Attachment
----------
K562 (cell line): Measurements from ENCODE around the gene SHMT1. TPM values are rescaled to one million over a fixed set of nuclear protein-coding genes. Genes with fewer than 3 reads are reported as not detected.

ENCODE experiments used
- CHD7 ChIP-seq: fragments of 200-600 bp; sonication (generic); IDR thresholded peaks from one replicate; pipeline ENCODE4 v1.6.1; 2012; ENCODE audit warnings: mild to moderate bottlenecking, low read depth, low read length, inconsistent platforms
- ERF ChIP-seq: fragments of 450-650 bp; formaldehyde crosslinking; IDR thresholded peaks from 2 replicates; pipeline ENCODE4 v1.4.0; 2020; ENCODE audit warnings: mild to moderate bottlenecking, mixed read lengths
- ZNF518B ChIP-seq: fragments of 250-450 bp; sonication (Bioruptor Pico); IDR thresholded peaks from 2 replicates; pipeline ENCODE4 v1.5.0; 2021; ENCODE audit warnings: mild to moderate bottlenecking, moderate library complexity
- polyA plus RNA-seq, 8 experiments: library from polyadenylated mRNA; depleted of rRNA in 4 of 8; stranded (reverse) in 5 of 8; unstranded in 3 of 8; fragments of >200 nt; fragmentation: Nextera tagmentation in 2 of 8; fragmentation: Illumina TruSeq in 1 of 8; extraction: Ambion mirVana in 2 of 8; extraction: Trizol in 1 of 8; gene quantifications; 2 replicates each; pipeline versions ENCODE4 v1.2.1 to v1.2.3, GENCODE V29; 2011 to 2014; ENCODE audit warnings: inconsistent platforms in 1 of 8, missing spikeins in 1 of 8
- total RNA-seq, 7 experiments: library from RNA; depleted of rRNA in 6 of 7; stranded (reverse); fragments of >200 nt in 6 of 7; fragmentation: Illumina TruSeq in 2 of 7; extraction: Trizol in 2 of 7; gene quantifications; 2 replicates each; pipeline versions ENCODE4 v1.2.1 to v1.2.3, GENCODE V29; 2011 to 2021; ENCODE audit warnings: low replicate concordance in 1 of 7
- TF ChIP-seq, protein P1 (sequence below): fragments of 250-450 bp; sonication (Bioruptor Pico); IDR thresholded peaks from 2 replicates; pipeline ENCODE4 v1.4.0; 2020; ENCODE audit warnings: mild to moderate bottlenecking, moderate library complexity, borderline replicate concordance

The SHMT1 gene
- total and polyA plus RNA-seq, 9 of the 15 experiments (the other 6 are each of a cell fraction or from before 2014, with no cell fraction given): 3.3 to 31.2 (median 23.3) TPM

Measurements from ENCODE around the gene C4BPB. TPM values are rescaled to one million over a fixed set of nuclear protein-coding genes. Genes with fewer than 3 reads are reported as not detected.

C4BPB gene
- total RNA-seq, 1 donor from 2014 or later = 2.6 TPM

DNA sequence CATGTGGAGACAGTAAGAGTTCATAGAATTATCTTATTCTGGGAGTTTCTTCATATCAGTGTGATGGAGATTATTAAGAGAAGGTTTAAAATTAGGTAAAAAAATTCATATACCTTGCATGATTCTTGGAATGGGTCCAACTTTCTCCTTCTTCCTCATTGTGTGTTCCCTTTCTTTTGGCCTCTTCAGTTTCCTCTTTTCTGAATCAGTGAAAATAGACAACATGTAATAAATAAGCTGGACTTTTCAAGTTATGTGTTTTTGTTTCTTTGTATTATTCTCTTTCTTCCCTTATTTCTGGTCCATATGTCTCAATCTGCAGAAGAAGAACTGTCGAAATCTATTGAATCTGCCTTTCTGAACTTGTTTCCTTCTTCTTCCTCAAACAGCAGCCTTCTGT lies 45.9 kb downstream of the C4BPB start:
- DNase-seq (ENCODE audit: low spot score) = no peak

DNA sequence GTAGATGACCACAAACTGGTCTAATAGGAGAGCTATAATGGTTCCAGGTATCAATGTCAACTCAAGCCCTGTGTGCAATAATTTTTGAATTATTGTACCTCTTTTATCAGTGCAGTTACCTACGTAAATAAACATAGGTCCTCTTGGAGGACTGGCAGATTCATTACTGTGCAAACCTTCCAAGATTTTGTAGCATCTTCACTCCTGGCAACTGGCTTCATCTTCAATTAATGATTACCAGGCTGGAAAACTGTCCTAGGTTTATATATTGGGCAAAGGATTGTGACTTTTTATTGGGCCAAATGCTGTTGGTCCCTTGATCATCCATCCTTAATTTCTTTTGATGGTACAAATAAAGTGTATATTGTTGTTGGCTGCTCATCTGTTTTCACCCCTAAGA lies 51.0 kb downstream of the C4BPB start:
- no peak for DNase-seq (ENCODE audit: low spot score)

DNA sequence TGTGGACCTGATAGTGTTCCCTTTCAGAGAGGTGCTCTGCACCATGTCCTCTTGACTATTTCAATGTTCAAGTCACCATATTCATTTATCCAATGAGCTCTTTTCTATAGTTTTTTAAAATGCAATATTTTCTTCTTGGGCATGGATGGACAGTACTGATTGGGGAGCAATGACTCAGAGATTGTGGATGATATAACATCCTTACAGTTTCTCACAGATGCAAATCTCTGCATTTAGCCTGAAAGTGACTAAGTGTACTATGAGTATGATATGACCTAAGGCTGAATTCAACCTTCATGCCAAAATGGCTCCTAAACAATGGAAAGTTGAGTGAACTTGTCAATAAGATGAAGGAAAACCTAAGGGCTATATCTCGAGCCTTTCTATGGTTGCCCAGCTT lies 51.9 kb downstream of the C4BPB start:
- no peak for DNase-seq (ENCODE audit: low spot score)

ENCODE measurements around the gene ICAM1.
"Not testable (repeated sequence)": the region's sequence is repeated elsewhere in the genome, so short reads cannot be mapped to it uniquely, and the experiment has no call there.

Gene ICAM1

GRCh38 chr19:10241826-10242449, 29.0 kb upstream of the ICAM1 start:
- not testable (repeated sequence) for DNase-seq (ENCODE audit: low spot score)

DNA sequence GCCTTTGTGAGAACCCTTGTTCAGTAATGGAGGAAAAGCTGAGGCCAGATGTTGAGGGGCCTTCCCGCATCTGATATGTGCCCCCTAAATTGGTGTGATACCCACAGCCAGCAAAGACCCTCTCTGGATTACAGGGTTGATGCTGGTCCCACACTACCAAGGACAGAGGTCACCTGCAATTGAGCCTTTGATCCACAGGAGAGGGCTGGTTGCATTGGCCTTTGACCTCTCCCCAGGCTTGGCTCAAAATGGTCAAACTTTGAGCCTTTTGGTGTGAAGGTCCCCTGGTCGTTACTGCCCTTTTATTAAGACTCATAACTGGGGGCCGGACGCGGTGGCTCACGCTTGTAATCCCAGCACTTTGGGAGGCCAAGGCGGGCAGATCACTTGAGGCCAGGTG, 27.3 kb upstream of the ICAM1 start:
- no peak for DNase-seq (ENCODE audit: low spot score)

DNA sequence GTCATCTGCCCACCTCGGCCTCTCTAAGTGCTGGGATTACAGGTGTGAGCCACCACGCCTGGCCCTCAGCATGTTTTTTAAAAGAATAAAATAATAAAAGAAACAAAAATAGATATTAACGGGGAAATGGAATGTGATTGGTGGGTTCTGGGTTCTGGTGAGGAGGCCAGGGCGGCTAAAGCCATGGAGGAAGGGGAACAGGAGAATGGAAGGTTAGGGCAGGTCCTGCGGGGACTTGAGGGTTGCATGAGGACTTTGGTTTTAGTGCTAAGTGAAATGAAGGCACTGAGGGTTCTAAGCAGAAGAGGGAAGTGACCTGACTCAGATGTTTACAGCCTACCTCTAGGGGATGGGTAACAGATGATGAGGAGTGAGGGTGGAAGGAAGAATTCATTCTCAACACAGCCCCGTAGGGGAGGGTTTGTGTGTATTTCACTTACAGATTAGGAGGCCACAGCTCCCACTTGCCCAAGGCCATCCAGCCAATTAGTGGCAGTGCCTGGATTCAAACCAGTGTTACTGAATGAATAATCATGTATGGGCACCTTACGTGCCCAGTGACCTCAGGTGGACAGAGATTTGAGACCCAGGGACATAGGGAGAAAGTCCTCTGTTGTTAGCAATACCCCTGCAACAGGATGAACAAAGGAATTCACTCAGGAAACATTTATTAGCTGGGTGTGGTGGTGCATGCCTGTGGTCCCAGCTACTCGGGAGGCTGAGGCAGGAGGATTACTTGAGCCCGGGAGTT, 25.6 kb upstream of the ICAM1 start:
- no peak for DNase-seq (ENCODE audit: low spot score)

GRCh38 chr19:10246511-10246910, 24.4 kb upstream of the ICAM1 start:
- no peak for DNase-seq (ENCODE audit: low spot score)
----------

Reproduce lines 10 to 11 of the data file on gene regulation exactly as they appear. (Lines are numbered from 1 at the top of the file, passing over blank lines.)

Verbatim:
- total and polyA plus RNA-seq, 9 of the 15 experiments (the other 6 are each of a cell fraction or from before 2014, with no cell fraction given): 3.3 to 31.2 (median 23.3) TPM

Measurements from ENCODE around the gene C4BPB. TPM values are rescaled to one million over a fixed set of nuclear protein-coding genes. Genes with fewer than 3 reads are reported as not detected.